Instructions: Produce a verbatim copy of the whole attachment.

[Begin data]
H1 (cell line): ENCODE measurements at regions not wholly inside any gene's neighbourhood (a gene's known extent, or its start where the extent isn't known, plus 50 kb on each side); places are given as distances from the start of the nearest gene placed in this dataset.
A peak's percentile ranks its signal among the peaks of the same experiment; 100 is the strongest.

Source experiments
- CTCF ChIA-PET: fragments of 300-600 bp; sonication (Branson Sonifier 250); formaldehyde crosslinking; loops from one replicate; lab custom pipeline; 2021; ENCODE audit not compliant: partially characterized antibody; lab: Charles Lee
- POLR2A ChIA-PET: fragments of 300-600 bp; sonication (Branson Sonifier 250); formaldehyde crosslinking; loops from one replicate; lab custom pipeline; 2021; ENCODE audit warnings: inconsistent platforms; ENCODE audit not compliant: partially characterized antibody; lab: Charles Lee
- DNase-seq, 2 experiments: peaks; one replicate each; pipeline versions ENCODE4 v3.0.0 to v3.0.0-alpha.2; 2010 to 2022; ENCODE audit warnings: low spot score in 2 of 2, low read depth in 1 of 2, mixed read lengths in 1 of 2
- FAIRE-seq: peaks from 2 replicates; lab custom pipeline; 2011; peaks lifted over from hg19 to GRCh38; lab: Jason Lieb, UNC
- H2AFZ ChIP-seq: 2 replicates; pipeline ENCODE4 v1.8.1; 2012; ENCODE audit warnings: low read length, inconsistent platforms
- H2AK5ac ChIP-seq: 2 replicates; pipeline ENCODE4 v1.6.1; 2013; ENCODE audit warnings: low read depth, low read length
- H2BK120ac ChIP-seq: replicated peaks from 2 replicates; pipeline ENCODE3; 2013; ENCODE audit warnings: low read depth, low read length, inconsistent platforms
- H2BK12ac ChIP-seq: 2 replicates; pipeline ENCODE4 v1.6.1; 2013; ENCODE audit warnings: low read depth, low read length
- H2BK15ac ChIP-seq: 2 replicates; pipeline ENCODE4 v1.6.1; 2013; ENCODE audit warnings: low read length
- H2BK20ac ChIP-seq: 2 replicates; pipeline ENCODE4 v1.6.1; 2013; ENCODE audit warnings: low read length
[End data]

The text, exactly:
H1 (cell line): ENCODE measurements at regions not wholly inside any gene's neighbourhood (a gene's known extent, or its start where the extent isn't known, plus 50 kb on each side); places are given as distances from the start of the nearest gene placed in this dataset.
A peak's percentile ranks its signal among the peaks of the same experiment; 100 is the strongest.

Source experiments
- CTCF ChIA-PET: fragments of 300-600 bp; sonication (Branson Sonifier 250); formaldehyde crosslinking; loops from one replicate; lab custom pipeline; 2021; ENCODE audit not compliant: partially characterized antibody; lab: Charles Lee
- POLR2A ChIA-PET: fragments of 300-600 bp; sonication (Branson Sonifier 250); formaldehyde crosslinking; loops from one replicate; lab custom pipeline; 2021; ENCODE audit warnings: inconsistent platforms; ENCODE audit not compliant: partially characterized antibody; lab: Charles Lee
- DNase-seq, 2 experiments: peaks; one replicate each; pipeline versions ENCODE4 v3.0.0 to v3.0.0-alpha.2; 2010 to 2022; ENCODE audit warnings: low spot score in 2 of 2, low read depth in 1 of 2, mixed read lengths in 1 of 2
- FAIRE-seq: peaks from 2 replicates; lab custom pipeline; 2011; peaks lifted over from hg19 to GRCh38; lab: Jason Lieb, UNC
- H2AFZ ChIP-seq: 2 replicates; pipeline ENCODE4 v1.8.1; 2012; ENCODE audit warnings: low read length, inconsistent platforms
- H2AK5ac ChIP-seq: 2 replicates; pipeline ENCODE4 v1.6.1; 2013; ENCODE audit warnings: low read depth, low read length
- H2BK120ac ChIP-seq: replicated peaks from 2 replicates; pipeline ENCODE3; 2013; ENCODE audit warnings: low read depth, low read length, inconsistent platforms
- H2BK12ac ChIP-seq: 2 replicates; pipeline ENCODE4 v1.6.1; 2013; ENCODE audit warnings: low read depth, low read length
- H2BK15ac ChIP-seq: 2 replicates; pipeline ENCODE4 v1.6.1; 2013; ENCODE audit warnings: low read length
- H2BK20ac ChIP-seq: 2 replicates; pipeline ENCODE4 v1.6.1; 2013; ENCODE audit warnings: low read length